Mindful biology

It’s such a peculiar thing being a woman. Really. Margie and I were discussing last night how it’s now the norm in our culture to completely promote a girl’s ability to do anything she wants. And rightfully so. Thank goodness for the women’s movement. But…there’s this little catch called biology. Maternal cravings. The biological clock. It’s something that makes most—not all—but most women want to have children.

This is good, too, but often it flies in the face of having it all and doing it all and being everything you can be.  Because you can’t. There aren’t enough hours in the day or space in the brain.

So…we’re left with many women struggling once they have kids to still maintain some larger place in the world. Although it’s fully acceptable (and expected) that women have children, being a mom—and especially a stay-at-home-mom—still isn’t given the full-respect it deserves. Unfortunately, it’s not considered the same as running a company or working as a secretary. And this really messes with the head.

Our friend Janelle recently wrote a brutally honest post about this at Renegade Mothering because this stuff isn’t easy. There are so many different messages out there. Even if you’re firm in your decision to have kids or not. To stay home or work outside of the home, all of these choices are laden with second thoughts and looks by oneself and others.

You may be wondering why I’m bringing this up. Two things. First, Janelle’s post. I rang so true for me and I encourage you to visit her site and read it. And…my recent simultaneous cry-fest over not being  happy at home and desire for another child (we’re NOT). Very conflicting thoughts and emotions! It can be hard to sift through them. But that’s all we can really do. Accept the feelings—whatever they are and whenever they arise. Not judge them in ourselves and others. And accept and embrace all aspects of our being a little more.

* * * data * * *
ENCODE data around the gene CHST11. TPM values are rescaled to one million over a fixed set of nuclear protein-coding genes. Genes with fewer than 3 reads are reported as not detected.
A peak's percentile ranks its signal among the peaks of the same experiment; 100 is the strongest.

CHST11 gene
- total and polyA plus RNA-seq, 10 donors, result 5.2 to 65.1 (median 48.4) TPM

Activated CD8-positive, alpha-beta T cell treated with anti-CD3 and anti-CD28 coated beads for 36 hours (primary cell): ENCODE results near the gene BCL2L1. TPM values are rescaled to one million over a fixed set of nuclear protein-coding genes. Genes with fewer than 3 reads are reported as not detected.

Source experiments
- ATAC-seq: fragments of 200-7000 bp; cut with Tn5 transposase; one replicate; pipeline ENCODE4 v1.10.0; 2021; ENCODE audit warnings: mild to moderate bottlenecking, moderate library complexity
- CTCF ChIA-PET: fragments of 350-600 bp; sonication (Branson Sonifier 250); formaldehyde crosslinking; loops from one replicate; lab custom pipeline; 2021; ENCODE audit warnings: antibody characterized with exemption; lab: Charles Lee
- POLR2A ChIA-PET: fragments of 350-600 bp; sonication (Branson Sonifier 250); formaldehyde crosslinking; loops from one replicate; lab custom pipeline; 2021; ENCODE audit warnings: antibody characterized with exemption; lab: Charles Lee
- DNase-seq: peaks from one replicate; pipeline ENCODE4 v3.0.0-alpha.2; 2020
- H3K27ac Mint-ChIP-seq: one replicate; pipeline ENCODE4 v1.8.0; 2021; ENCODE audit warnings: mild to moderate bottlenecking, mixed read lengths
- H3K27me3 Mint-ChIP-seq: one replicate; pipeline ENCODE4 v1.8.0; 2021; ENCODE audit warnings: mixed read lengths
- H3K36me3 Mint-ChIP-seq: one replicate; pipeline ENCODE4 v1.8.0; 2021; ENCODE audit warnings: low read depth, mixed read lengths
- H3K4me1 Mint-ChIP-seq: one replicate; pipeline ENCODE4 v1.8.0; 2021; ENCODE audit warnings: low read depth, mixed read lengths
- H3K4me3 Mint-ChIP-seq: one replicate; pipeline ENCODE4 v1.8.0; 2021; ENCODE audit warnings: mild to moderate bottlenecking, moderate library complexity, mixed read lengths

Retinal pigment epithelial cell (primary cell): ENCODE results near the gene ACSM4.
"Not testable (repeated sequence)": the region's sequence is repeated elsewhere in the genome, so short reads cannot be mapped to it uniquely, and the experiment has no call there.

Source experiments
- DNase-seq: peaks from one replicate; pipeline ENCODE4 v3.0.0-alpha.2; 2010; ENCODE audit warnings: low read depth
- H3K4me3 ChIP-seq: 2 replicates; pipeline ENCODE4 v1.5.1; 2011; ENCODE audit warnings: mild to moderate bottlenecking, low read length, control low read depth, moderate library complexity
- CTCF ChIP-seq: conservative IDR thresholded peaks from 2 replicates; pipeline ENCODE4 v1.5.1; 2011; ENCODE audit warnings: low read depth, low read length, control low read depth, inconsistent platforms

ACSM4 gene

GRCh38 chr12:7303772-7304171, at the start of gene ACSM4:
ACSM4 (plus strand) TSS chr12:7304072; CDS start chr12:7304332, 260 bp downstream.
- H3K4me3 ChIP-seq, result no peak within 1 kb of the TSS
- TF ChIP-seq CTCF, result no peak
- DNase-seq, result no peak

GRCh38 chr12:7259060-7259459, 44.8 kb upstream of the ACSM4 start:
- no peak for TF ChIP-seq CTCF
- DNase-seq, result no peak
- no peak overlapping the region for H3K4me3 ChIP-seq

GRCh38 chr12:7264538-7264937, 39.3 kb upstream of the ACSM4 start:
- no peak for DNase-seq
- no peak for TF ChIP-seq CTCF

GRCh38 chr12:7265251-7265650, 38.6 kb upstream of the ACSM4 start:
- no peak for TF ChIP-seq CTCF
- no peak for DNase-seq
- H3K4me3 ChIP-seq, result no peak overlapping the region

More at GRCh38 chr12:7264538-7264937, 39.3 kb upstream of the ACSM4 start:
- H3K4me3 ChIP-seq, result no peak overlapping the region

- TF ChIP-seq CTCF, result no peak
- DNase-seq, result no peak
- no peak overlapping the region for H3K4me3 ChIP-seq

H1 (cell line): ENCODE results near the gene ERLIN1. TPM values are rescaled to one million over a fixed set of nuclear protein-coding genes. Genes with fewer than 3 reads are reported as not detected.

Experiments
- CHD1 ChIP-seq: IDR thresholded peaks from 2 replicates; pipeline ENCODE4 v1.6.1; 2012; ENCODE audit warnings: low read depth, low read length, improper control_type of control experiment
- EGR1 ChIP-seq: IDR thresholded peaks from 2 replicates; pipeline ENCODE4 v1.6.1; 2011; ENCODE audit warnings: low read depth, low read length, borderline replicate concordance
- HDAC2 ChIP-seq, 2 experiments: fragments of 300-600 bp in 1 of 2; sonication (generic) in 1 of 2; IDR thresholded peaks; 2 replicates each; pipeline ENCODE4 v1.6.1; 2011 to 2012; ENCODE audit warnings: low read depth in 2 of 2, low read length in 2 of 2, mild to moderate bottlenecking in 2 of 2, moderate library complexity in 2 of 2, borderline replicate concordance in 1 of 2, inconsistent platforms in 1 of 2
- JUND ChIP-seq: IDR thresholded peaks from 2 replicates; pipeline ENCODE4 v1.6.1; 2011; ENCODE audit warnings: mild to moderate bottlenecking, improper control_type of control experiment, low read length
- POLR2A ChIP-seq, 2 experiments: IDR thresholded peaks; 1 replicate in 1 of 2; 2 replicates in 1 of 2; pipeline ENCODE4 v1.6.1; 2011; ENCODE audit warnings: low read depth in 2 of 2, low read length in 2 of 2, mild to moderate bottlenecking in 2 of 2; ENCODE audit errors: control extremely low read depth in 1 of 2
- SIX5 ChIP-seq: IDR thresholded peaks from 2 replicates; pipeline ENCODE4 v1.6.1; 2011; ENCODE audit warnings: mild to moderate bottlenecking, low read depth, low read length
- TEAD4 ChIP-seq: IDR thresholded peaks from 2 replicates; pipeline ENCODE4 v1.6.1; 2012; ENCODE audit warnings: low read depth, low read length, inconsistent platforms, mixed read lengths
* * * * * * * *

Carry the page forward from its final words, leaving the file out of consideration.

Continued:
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3 thoughts on “Mindful biology

  1. Wow, this is well said, Amanda. You are eloquent. And unlike me, you can say things without swear words (a real sign of eloquence in my opinion). 🙂 This is so true — there’s this misguiding illusion that women can be mothers AND have careers and and and…but the fact is that something’s gotta give. We cannot do it all. Or maybe we can do some half-assed job (see?) at all of it, all the while knowing we’re not doing a great job — wishing we could do/be more. But as you say, the only freedom and relief is in this one perfect moment, right now. I’m gonna read some Thich Nhat Hanh tonight. (and thanks for the “shout out” re: my post).

  2. I will go read her post, but I have to say how well put yours is. Yes, no judging, embrace, accept. I have been both a working mom and a stay at home mom. Both roles are so hard. I felt far more judged in my working mom role, actually. I had one friend who implied (and I think it was her own self doubts) that moms who didn’t stay home weren’t giving their children their all. That could open a whole conversation. All their what?
    It took me a year and half to adjust to being home. I finally did when I carved out something that was just mine, disconnected from the kids. (Arts and crafting.) I make no money doing it, but it gives me a sense of accomplishment and confidence.
    Off to read Janelle’s post.
    Nicola

  3. Pingback: Confidence in my values « Urban Almanac

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